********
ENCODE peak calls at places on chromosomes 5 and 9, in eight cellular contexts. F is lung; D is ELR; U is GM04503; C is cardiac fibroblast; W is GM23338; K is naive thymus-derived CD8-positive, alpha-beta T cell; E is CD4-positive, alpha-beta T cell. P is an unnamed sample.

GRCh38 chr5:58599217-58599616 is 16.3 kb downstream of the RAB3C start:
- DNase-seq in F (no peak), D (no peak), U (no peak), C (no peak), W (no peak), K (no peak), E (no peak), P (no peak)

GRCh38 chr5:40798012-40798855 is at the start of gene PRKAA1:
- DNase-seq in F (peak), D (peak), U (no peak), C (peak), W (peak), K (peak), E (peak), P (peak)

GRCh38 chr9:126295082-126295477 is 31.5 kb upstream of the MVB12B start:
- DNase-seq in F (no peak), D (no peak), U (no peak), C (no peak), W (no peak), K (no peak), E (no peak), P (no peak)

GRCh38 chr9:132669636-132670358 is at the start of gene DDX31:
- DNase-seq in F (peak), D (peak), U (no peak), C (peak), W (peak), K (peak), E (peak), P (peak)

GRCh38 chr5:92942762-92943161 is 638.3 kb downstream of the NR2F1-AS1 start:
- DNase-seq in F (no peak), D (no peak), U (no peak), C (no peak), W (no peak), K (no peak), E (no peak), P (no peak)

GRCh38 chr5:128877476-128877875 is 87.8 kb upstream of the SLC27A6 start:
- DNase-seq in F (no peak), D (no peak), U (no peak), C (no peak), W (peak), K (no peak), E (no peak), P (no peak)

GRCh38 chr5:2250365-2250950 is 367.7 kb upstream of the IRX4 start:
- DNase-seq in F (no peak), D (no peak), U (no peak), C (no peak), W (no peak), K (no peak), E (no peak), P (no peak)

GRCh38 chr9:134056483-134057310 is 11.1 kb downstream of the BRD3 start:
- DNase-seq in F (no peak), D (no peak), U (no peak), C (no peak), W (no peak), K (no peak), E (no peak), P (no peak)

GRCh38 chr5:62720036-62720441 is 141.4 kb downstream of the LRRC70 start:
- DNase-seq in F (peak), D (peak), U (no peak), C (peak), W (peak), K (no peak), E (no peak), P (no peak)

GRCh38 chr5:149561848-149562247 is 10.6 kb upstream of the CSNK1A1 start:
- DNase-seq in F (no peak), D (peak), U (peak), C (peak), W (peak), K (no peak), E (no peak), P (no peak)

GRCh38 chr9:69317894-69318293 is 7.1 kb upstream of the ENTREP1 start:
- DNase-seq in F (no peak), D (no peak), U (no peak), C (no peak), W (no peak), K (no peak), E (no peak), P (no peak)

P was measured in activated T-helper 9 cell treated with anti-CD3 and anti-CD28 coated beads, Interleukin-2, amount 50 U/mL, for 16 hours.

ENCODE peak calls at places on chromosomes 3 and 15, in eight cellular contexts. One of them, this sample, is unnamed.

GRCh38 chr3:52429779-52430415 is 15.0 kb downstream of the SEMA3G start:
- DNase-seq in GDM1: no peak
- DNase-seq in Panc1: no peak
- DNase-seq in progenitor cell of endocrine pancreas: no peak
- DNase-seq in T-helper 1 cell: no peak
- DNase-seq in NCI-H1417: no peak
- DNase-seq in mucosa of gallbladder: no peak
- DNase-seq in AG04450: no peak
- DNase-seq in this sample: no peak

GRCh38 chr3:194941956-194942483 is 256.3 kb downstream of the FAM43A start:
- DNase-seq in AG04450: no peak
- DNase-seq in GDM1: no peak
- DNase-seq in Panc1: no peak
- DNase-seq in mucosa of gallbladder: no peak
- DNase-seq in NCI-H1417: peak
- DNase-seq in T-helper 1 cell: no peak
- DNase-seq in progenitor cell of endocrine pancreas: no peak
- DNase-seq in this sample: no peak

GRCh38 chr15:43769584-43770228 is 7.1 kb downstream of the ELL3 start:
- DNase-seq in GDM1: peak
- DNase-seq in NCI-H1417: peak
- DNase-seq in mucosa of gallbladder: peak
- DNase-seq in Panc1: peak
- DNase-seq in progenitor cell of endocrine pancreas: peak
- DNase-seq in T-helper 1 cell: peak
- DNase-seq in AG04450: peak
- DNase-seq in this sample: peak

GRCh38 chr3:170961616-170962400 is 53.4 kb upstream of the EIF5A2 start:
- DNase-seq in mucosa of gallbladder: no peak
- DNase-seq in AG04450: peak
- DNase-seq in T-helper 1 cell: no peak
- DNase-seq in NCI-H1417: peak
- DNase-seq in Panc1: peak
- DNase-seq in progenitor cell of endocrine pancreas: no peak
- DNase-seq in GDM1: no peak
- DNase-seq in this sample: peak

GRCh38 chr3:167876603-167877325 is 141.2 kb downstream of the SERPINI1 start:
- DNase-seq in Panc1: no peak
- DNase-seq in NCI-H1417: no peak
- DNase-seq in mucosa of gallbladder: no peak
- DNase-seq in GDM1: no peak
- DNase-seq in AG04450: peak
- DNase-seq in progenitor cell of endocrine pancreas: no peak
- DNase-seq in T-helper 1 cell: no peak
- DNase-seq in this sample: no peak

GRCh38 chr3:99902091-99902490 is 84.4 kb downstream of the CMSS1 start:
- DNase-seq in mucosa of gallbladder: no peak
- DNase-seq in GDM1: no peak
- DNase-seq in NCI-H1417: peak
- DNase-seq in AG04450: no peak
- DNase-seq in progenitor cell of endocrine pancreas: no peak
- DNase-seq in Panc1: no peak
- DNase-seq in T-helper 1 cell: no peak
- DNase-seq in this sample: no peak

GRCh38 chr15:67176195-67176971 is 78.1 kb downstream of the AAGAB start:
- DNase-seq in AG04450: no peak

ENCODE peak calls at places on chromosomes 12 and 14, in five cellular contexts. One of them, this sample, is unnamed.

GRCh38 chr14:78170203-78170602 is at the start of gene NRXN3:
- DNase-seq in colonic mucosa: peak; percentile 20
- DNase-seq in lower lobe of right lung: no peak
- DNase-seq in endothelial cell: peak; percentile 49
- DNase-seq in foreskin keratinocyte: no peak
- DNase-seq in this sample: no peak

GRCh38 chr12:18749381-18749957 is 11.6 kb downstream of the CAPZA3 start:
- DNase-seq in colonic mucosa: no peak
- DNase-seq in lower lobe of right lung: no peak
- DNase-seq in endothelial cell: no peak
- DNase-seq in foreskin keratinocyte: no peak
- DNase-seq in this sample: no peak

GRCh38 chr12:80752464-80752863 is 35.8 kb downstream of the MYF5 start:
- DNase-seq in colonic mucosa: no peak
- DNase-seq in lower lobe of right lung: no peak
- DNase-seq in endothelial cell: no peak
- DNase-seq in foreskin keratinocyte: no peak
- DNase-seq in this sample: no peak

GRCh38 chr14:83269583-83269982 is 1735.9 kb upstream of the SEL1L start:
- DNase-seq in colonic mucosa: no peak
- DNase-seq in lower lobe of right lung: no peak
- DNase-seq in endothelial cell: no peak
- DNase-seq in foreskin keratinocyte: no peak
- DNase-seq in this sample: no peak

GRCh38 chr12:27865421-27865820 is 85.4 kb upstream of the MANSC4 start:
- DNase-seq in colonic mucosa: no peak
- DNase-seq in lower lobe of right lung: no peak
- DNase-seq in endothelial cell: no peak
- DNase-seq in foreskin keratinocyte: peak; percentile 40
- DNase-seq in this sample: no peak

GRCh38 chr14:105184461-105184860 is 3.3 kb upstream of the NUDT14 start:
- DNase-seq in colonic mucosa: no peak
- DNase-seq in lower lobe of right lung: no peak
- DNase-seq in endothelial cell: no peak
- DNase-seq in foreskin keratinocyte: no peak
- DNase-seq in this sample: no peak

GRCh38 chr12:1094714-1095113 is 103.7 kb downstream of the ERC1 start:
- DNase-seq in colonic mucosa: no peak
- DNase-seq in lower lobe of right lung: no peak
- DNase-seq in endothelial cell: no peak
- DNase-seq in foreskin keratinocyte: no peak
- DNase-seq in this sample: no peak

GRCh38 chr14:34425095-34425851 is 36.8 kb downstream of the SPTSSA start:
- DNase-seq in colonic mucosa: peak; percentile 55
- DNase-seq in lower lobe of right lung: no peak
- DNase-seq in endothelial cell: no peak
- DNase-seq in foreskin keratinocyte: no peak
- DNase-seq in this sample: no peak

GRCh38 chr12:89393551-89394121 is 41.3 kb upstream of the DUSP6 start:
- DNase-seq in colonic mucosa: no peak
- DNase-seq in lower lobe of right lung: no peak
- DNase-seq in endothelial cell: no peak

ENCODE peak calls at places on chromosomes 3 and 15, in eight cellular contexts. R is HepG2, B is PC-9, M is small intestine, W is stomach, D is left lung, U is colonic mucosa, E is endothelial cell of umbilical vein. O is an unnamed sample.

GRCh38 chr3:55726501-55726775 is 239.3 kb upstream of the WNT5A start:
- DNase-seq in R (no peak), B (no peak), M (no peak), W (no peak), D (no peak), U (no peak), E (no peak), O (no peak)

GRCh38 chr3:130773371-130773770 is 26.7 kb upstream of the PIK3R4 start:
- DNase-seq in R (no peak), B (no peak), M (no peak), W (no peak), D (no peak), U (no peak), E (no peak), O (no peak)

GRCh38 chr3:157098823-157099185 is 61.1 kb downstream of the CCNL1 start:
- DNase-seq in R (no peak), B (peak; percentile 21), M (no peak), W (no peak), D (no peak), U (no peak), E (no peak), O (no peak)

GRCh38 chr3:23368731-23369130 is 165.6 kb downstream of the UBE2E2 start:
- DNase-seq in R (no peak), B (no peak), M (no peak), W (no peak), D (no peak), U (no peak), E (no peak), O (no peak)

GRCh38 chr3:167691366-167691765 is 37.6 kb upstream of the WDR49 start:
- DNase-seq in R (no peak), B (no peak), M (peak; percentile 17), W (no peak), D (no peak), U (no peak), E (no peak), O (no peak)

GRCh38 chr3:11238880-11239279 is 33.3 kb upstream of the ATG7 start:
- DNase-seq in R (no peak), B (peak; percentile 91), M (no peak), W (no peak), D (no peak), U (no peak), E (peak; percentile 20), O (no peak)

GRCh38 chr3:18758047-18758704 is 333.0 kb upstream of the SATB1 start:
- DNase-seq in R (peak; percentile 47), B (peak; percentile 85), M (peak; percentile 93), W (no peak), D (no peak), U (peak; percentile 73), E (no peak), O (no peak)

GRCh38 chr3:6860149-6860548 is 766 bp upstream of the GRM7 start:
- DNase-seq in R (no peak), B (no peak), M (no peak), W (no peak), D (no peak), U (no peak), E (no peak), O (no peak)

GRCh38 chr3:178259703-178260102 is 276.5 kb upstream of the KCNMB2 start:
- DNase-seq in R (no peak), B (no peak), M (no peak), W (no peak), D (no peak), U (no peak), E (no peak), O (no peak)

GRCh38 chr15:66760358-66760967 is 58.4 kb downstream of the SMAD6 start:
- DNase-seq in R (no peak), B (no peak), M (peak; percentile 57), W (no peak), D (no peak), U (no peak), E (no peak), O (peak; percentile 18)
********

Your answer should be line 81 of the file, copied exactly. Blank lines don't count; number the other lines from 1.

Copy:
- DNase-seq in AG04450: no peak